However, both this practice and the practice of breeding two bottleneck Wolfhounds to each other must be considered slightly detrimental to the overall genetic diversity of the breed, as they both contribute to the reduced percentage in non-bottleneck dogs as a proportion of the whole breed that we see over time.

Lists of Non-Bottleneck Irish Wolfhounds [top]

With the above in mind, I present the following lists of dogs who are not affected by the impending bottleneck, as defined above. Clicking on the links will take you to the site dedicated to the show in question, where there are links to the lists of names.

Worldwide Summary [top]

Summary of Irish Wolfhounds Shown in 2016

North American Shows [top]

Continental European Shows [top]

Irish and UK Shows [top]

Australia and Oceania [top]

Comparisons and Trends [top]

Having access to information from different regions of the world and different points in time allows us to also follow how the bottleneck has developed in Irish Wolfhounds and which regions are affected to what degree.

IWCA 2006, 2014 and 2015 [top]

Looking at the IWCA National Specialty over a 10-year period, we note the marked decrease in the percentage of dogs that are free from the different aspects of the bottleneck over time. This is the consequence of breeding decisions that do not take the genetic diversity of the breed into account.

IWCI and IWCA 2015 and EIWC 2014 [top]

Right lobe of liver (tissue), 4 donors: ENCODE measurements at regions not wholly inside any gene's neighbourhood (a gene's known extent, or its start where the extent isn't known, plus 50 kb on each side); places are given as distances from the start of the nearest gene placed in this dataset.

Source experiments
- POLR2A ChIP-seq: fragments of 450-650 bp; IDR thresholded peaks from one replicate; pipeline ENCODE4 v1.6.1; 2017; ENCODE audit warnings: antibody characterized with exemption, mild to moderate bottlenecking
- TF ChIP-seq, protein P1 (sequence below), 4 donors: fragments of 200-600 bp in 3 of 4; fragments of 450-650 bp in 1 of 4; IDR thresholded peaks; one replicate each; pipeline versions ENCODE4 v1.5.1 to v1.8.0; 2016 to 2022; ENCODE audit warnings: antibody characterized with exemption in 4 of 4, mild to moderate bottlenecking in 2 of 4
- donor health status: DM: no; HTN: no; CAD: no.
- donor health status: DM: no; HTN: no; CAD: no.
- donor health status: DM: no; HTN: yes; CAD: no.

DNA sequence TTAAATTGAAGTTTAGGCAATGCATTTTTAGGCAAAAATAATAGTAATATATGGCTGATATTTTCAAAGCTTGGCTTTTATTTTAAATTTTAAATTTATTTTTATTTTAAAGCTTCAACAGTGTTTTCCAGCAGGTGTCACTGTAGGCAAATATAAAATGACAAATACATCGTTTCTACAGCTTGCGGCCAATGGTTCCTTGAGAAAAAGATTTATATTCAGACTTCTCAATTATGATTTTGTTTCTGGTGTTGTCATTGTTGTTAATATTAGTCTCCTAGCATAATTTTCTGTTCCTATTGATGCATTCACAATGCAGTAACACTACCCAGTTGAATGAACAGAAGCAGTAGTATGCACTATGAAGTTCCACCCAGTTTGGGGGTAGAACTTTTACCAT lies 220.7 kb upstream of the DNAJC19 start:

Comparing contemporary specialty shows in Ireland, North America and Continental Europe, we note that the bottleneck is most prominent in Continental Europe, and that Ireland is the least affected country at this point. The exception is where the bottleneck comes through Shadow of Kilmara, who is a more common ancestor in Ireland (and the UK) than elsewhere.

Note that the difference between non-Quincy and non-Shadow versus non-Quincy and all siblings is more marked in the US and Continental Europe, which is primarily due to the influence of Quarisma and Sixpence of Kilmara respectively.

Shows in Continental Europe [top]

Comparison between Specialty Shows in continental Europe, demonstrating that important differences exist between continental European regions, with Switzerland having a more substantial percentage of non-bottleneck dogs than comparable shows elsewhere on the Continent.


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Last Update: 26 Mar 2017